US attributes Taidoor RAT to China’s government. Pegasus spyware in Togo. The TikTok affair. More fallout from the Blackbaud ransomware incident.
Dave Bittner: The U.S. attributes the Taidoor remote access Trojan to the Chinese government. Pegasus spyware is found deployed against churchmen and political opposition figures in Togo. China denounces the American smash-and-grab of TikTok. Ben Yelin looks at international law and attribution. Our guest is Ameesh Divatia from Baffle on misconfigured databases being attacked within just hours after coming online. And the Blackbaud ransomware attack continues to affect new victims.
Dave Bittner: From the CyberWire studios at DataTribe, I'm Dave Bittner with your CyberWire summary for Tuesday, August 4, 2020.
Dave Bittner: The U.S. Cybersecurity and Infrastructure Security Agency - that's CISA - has published a Malware Analysis Report on Taidoor, a remote access Trojan that Chinese intelligence services have deployed against collection targets since 2008. The FBI and the Department of Defense concurred in the analysis, and U.S. Cyber Command has uploaded samples of Taidoor's code to VirusTotal. It's been used against government agencies, corporations and think tanks, mostly organizations with an interest in Taiwan. The FBI says it has high confidence that Chinese government actors are using malware variants in conjunction with proxy servers to maintain a presence on victim networks and to further network exploitation.
Dave Bittner: Both FireEye and CrowdStrike have tracked Taidoor for some time, with FireEye publishing a study in 2013 and CrowdStrike in 2014. So Taidoor hasn't suddenly emerged from nowhere. But the news in this latest report is its formal, explicit attribution of the RAT to the Chinese government and the urgency with which the U.S. government urges organizations to apply against Taidoor.
Dave Bittner: NSO Group's Pegasus spyware is said, by the University of Toronto's Citizen Lab, to have been deployed against a Roman Catholic bishop and a priest who had advocated human rights reforms in the West African country of Togo, as well as against two members of the political opposition. Pegasus is believed to have been installed through a WhatsApp exploit.
Dave Bittner: This is the most recent case in which NSO Group tools have been found in use by governments for domestic surveillance that appears to go beyond law enforcement or counterterrorism investigations. No government is flawless, of course, and an argument could be made that the sale of Pegasus to Togo is a legitimate case of lawful intercept technology being delivered to a legitimate customer. NSO Group has declined to comment. But Citizen Lab thinks that's a tough case to make.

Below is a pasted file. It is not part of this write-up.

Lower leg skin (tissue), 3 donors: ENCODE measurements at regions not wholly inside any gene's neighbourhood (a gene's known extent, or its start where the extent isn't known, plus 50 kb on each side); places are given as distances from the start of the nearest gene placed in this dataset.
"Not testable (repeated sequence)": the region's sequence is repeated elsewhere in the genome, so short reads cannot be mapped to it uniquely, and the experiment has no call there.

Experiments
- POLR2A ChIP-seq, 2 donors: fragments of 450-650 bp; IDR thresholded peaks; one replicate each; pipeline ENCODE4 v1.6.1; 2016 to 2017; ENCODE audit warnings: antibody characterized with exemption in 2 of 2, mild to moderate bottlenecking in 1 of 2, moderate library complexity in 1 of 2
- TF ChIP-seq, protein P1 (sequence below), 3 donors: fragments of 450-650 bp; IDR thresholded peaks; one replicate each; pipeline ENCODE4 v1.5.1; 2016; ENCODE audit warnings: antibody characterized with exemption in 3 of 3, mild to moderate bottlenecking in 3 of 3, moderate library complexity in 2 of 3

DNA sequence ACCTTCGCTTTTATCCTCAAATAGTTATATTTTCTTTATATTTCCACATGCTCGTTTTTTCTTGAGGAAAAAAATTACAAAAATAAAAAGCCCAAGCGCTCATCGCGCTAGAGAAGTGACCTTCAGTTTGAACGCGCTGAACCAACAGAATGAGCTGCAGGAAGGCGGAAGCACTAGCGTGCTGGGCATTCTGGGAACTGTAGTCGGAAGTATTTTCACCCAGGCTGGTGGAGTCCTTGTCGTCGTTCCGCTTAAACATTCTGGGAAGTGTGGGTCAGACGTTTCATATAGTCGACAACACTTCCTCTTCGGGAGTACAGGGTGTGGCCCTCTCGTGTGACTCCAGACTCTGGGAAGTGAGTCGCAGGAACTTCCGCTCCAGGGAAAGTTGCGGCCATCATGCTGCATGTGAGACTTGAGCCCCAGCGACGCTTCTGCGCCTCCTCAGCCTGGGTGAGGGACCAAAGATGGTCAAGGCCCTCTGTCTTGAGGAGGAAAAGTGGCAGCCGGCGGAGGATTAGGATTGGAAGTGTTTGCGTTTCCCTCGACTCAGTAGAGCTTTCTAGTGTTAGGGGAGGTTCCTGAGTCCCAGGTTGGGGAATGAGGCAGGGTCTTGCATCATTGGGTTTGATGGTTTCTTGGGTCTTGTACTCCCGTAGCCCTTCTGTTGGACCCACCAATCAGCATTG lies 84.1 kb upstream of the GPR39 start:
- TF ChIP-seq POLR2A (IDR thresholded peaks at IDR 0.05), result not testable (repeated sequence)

Dave Bittner: Togo is not the worst regime on the planet, but if your standard is, say, North Korea, you're probably missing the mark. Citizen Lab describes Togo as a flawed democracy ruled by a single family for 57 years with a long track record of human rights abuses, including reports that torture is routine in the country's prisons. And they go on to say that the four individuals targeted are clearly neither criminals nor terrorists by any international human rights-respecting standards.
Dave Bittner: NSO Group emailed a statement to Vice. The vendor said, quote, "as NSO has now stated on several occasions, due to strict contractual and legal confidentiality requirements, we cannot confirm or deny who our customers are. As we have also made clear before, we are not privy to who our authorized and verified sovereign government clients target using our technology, though they are contractually obliged to only do so against terrorists and criminals," end quote.
Dave Bittner: Citizen Lab says it doesn't have conclusive evidence that the spyware was deployed by Togo's security forces, but it does think that the timing and target selection amount to a strong circumstantial case that it was.
Dave Bittner: China Daily, an outlet for the Chinese Communist Party, has announced the party line on Microsoft's interest in buying TikTok's operations in the U.S., Australia, New Zealand and Canada. The U.S. administration's smash-and-grab of TikTok will not be taken lying down, the paper's headline declared, although what the implied retaliation might be is left unspecified. It's a lot of shilly-shallying out of "The Art of the Deal," the same stuff Beijing endured during trade negotiations with the U.S.
Dave Bittner: But Forbes thinks this is more smoke-blowing than fire-breathing. TikTok isn't Huawei, and reading between the tough lines are avowals of determination to be measured and responsible, which suggests that China is signaling that it doesn't intend to retaliate against U.S. software shops. There are, after all, companies and there are companies, and TikTok, while splashy, isn't Huawei.
Dave Bittner: It has become all too routine for us to report on misconfigured databases being left open to the Internet. But how much time does it take for a misconfigured database to be discovered and exploited? Ameesh Divatia is co-founder and CEO at data-centric encryption firm Baffle, and he joins us with some findings.
Ameesh Divatia: Cloud databases are certainly becoming a very important aspect of the value proposition that customers look for when they move to cloud. Databases tend to be a very big-cost item for customers to deploy on-prem. So we look for those services very often when they go to cloud.